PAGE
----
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County Launches Second Phase of Reusable Bag Campaign

Montgomery County launched the second phase of a public outreach campaign to promote the use of reusable bags last weekend.

County Executive Ike Leggett joined by District 2 County Councilmember Craig Rice, Department of Environmental Protection (DEP) Director Lisa Feldt, and Executive Director of Trash Free Maryland Julie Lawson announced the County’s renewed efforts to promote the use of reusable shopping bags.

“I am proud that Montgomery County is a national leader in practices that protect and preserve our environment,” said Leggett. “This is a straightforward concept, if residents are using reusable bags the disposable bags are not going to go into our parks, playgrounds and streams. This renewed effort will give additional support to our businesses who are implementing the bag law and ensure that every resident who wants or needs a free bag will be able to get one.”

The outreach campaign will focus on increased awareness and education on the impacts of disposable bags on the environment, supporting retailers and the distribution of free bags to residents throughout the County.

The Montgomery County Carry Out Bag Law (Bill 8-11) was implemented on January 1, 2012 to encourage everyone to do their part to reduce litter in our waterways, on our streets and in our parks by providing shoppers with an incentive to use their own reusable bags.

Councilmember Rice, of Germantown, who also serves as Chairman of the Metropolitan Washington Council of Governments, Chesapeake Bay and Water Resources Policy Committee said, “In the 4-and-half years since the disposable carry out bag law went into effect our environmental stewards tell us there are fewer plastic bags in our waterways. It also helps us meet our state and federal requirements by reducing trash within the Anacostia watershed. The disposable bag tax incentivizes residents to really think about our guardianship of our streams, rivers and the Chesapeake Bay and ensure that we do our part to keep our waters free from pollution and litter.”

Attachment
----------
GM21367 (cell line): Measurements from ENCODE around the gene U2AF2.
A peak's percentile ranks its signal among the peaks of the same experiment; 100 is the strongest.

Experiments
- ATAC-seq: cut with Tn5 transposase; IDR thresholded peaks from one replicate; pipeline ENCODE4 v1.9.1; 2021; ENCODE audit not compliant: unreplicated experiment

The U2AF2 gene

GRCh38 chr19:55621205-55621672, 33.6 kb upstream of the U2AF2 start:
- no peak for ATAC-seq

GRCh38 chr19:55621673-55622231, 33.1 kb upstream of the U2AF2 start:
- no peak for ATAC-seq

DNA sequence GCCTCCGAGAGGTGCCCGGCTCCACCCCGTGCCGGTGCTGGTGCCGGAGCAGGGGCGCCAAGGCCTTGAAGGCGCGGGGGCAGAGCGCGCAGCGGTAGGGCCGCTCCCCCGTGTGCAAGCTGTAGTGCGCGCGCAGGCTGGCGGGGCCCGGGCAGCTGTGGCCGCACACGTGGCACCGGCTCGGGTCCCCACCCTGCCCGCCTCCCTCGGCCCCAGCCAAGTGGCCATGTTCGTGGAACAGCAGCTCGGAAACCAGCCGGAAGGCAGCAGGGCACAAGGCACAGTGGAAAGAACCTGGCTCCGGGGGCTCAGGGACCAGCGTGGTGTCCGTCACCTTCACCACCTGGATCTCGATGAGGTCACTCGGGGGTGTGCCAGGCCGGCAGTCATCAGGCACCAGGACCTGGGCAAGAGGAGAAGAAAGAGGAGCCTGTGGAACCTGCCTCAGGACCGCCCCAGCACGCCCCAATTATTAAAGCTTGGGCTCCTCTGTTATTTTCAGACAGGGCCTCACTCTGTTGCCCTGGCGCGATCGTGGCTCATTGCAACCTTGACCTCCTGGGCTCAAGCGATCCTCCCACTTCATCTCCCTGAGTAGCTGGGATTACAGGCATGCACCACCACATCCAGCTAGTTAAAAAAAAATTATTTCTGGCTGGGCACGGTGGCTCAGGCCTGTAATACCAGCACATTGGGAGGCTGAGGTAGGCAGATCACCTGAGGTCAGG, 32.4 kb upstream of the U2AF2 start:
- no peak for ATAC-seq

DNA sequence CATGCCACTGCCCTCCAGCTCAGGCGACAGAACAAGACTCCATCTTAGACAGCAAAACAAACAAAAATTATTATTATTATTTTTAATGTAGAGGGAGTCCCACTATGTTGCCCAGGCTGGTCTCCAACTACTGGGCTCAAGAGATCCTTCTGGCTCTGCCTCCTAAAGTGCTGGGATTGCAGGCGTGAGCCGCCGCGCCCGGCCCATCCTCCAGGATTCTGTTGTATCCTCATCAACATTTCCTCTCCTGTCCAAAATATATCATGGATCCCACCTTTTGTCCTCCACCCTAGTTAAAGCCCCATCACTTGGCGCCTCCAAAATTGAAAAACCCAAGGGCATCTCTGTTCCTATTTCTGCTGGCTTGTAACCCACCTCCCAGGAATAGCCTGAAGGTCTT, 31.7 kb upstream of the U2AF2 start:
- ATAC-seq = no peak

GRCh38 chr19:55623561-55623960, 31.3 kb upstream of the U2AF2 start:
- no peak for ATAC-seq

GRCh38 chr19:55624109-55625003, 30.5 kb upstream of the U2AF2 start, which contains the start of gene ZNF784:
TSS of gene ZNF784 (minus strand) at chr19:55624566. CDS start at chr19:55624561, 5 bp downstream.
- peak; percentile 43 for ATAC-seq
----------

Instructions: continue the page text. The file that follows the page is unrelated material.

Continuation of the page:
The law requires retailers to collect five-cents for each paper or plastic carryout bag provided by retail establishments at the point of sale, pickup or delivery. Retailers retain one cent of each five cents for the bags they sell a customer. Proceeds from the law are dedicated to programs that fight litter and control water pollution.

“The carryout bag law is intended to encourage everyone to do their part to ensure that trash does not get into our waterways,” said DEP Director Lisa Feldt. “The launch of this new phase of our campaign continues our efforts to protect and sustain our watershed and support our residents, businesses and community partners who are working to minimize the trash that gets into our streams and rivers.”

Key components of the public outreach campaign will include:

• A revamped and updated webpage with information for residents and retailers

• A poster campaign with targeted messages for residents and retailers

• Advertisements on County buses, bus shelters, and digital platforms within the County

• Education, outreach and webinars for residents, community agencies, and retailers

• Materials for retailers such as cards, posters and notices that will be